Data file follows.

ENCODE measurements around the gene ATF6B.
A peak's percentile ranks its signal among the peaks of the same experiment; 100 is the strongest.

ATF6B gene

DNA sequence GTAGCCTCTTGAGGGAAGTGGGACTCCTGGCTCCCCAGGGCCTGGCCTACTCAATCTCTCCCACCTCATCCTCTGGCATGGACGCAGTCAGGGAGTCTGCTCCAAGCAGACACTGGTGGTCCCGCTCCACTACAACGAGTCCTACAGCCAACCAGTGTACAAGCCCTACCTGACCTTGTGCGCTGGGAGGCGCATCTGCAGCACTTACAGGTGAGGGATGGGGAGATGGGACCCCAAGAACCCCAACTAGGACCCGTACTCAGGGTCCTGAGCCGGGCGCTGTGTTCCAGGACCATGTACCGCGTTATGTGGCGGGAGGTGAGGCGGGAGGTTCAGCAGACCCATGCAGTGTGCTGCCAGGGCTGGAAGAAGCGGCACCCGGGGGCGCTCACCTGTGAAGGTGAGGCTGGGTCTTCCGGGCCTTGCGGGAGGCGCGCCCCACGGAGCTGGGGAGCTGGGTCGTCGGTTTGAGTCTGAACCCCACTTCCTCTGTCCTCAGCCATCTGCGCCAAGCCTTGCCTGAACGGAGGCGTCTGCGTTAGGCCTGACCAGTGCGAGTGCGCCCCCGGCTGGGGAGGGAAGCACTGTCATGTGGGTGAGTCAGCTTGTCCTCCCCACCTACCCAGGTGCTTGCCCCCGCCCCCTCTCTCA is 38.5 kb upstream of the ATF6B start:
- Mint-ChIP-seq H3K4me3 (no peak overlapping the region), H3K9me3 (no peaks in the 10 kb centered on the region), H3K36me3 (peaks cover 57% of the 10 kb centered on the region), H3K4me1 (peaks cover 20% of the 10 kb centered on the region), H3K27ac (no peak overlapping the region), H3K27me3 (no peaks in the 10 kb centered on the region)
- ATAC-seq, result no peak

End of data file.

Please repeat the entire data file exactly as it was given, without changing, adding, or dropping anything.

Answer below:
ENCODE measurements around the gene ATF6B.
A peak's percentile ranks its signal among the peaks of the same experiment; 100 is the strongest.

ATF6B gene

DNA sequence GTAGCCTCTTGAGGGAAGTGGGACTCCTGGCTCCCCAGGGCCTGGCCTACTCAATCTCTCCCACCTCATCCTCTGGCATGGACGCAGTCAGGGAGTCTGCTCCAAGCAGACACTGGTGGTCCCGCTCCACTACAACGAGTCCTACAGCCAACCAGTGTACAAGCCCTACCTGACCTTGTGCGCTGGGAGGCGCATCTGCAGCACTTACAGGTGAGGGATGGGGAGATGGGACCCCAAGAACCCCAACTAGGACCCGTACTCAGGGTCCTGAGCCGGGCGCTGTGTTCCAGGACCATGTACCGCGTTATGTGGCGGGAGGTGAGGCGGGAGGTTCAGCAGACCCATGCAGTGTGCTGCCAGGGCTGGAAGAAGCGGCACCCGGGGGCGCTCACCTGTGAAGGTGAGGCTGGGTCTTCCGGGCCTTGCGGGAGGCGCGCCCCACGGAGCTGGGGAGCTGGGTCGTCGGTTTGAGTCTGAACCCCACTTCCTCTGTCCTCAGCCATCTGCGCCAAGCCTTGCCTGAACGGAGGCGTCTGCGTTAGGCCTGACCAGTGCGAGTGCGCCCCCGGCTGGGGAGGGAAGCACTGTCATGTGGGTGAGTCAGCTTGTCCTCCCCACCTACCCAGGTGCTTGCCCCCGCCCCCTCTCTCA is 38.5 kb upstream of the ATF6B start:
- Mint-ChIP-seq H3K4me3 (no peak overlapping the region), H3K9me3 (no peaks in the 10 kb centered on the region), H3K36me3 (peaks cover 57% of the 10 kb centered on the region), H3K4me1 (peaks cover 20% of the 10 kb centered on the region), H3K27ac (no peak overlapping the region), H3K27me3 (no peaks in the 10 kb centered on the region)
- ATAC-seq, result no peak